Monday, 6 February 2017

The Bee



Philip found a bee today. It was in a bucket of water at the allotment. He didn’t know where it had come from, or what had caused it to end up in the water, but it was in a sorry state and thoroughly soaked through, so he decided to see if he could save it. 

He fixed up a temporary cover to protect it from any passing birds who might have wished for a different outcome, then he rushed home to make sugar syrup. Returning back to the allotment, he went about his tasks, leaving the bee safely on a bench, with a teaspoon of sugar syrup close by. 

As the weak February sun started to warm it through, Philip kept going back to check that all was ok, and every now and then he blew gently on the bee to speed the drying process. 

He watched and cared, doing as little, but as much, as was needed to give it back strength, until it stirred, then buzzed, then finally flew away. 

No money changed hands. Philip didn’t worry whether the bee would repay him or abuse his kindness with a sting. He just did what he needed to do. 

A good man did what he thought was right, and only good things happened.

And that’s how I'd like our world to be.


Sunday, 6 November 2016

Just like Beatrix Potter


We leave the house and turn together to walk up Crown Road. The forecast warns of rain and another drop in temperature this afternoon, but for now the sun is bright with just enough warmth to melt the frost and warm our backs.

'Up and along?' one of us says, knowing the other will understand, and we do, crossing the High Street to take the Millenium footpath up to the woods. Halfway up we clamber over a stile that seems to grow in height each time we cross it, as the earth around it gradually wears away. 

 'Or how about along then up? We'll be able to stay in the sunshine a little bit longer.'

It's a less-used route, at least by humans, but tractor tyres have flattened a pathway and either side the telltale signs of recently dug holes and small round droppings tell us there were rabbits here not long ago.

'They'll be in their burrows now, sitting by the fire with a nice cup of tea and a slice of bramble pie, wondering what those thundering footsteps are doing overhead' I suggest.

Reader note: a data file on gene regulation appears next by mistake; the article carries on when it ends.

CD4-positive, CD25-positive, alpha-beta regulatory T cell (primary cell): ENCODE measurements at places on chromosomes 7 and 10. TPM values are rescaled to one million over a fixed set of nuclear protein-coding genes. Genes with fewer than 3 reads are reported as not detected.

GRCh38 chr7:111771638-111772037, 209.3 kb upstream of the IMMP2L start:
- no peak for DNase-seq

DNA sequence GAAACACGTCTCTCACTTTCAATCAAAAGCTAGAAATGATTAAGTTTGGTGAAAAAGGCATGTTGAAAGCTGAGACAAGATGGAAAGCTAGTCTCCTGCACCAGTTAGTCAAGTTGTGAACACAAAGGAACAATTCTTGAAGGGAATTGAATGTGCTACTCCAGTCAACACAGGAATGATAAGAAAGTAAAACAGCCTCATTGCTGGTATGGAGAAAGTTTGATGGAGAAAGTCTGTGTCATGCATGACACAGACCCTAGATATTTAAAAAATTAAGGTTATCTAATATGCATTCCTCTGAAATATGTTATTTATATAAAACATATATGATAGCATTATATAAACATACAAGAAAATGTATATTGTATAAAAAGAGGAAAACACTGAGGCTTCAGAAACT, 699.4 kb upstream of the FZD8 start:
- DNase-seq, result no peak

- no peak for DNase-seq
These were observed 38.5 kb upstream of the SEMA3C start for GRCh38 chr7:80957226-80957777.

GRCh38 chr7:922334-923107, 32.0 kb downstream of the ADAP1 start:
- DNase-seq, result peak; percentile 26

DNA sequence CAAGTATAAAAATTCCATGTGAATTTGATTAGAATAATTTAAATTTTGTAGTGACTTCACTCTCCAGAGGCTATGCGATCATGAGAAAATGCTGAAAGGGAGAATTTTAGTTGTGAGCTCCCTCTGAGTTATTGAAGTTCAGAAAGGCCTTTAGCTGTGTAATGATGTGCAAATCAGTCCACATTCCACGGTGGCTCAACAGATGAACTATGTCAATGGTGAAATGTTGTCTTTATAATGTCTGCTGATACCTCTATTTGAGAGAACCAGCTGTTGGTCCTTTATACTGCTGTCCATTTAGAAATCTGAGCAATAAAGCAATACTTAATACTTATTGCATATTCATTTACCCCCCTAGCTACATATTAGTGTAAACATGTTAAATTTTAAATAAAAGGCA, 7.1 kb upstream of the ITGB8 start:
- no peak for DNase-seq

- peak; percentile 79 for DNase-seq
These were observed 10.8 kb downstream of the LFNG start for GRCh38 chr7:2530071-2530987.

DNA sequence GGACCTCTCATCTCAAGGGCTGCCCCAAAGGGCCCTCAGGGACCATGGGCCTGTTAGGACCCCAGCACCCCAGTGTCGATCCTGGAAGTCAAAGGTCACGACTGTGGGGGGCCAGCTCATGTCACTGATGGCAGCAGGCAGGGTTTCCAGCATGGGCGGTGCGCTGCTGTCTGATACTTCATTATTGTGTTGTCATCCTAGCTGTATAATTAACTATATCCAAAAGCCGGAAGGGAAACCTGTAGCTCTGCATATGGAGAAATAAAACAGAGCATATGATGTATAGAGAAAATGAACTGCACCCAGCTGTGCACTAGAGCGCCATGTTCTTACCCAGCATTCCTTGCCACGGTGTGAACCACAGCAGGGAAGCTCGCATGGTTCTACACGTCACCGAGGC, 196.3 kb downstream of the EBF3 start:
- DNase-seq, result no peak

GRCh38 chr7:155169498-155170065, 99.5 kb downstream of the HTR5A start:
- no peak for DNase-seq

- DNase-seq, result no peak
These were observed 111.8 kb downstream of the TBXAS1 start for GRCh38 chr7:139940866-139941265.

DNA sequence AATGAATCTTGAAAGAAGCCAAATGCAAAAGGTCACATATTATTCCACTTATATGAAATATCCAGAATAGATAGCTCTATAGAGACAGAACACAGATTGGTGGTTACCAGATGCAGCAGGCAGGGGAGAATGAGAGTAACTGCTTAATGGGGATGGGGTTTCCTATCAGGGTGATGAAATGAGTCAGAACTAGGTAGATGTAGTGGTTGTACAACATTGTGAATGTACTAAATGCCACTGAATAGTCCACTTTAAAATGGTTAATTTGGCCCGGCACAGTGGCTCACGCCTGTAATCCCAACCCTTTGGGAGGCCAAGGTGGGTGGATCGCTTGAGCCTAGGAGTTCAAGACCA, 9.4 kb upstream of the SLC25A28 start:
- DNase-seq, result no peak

I've never quite moved on from believing that the world under our feet is just as Beatrix Potter might have painted it.

'Along then up' turns out to be a much steeper route, so we pause frequently, each time turning to look back at the valley behind us, never failing to absorb its simple beauty. At the top of the hill we turn into the woods. Dry fallen leaves cover the path. Thick under foot, their crunch is a delightful reminder of all our childhoods.This is what we've come for. We scuff and trample, shattering leaves into clouds of dust that will filter down into the soil and feed the trees that dropped them.

I'm the first to spot the chestnuts shining between the leaves. We're never usually in time to see any more than the prickly open cases, their soft white insides turning slowly brown, but today it seems we've got to them before the squirrels. Perhaps the wind last night has shaken down a new crop, or maybe, just like the rabbits, the squirrels are sitting cosy by their firesides, their cupboards already stocked for winter. Either way the chestnuts are there for the picking. We shuffle through the leaves, spotting more and more until our pockets are full, our legs misshapen and lumpy.

As we turn for home, I start humming a Christmas song, imagining chestnuts roasting on the open fire we'll light a little later. Philip is already musing about collecting sprouts from the allotment to cook with them.